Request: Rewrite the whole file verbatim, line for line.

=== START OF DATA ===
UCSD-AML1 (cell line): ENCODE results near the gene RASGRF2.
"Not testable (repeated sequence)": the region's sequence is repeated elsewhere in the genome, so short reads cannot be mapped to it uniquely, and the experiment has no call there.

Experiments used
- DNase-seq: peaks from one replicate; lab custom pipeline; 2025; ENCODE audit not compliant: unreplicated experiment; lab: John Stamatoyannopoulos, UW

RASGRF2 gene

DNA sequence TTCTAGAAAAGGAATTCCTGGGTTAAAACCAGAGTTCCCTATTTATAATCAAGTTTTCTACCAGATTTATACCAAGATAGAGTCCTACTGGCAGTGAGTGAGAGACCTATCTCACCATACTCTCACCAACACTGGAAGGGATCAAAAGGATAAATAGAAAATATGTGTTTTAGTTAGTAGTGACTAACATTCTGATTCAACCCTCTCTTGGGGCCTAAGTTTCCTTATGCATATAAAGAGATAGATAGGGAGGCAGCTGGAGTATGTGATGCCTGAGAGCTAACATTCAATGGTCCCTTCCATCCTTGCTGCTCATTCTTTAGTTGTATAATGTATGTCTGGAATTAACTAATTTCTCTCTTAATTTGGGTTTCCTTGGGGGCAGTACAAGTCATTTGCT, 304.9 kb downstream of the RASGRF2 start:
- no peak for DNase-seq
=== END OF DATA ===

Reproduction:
UCSD-AML1 (cell line): ENCODE results near the gene RASGRF2.
"Not testable (repeated sequence)": the region's sequence is repeated elsewhere in the genome, so short reads cannot be mapped to it uniquely, and the experiment has no call there.

Experiments used
- DNase-seq: peaks from one replicate; lab custom pipeline; 2025; ENCODE audit not compliant: unreplicated experiment; lab: John Stamatoyannopoulos, UW

RASGRF2 gene

DNA sequence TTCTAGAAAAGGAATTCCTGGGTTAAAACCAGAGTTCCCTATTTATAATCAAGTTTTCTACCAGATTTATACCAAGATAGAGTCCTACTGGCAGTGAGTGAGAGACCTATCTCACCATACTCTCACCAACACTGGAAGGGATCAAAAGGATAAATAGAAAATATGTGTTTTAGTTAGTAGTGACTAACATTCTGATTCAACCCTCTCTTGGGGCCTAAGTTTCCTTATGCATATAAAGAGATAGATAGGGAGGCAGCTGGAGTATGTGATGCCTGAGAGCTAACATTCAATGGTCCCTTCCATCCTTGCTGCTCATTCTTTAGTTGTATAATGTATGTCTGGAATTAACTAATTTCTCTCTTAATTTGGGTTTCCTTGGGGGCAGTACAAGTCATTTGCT, 304.9 kb downstream of the RASGRF2 start:
- no peak for DNase-seq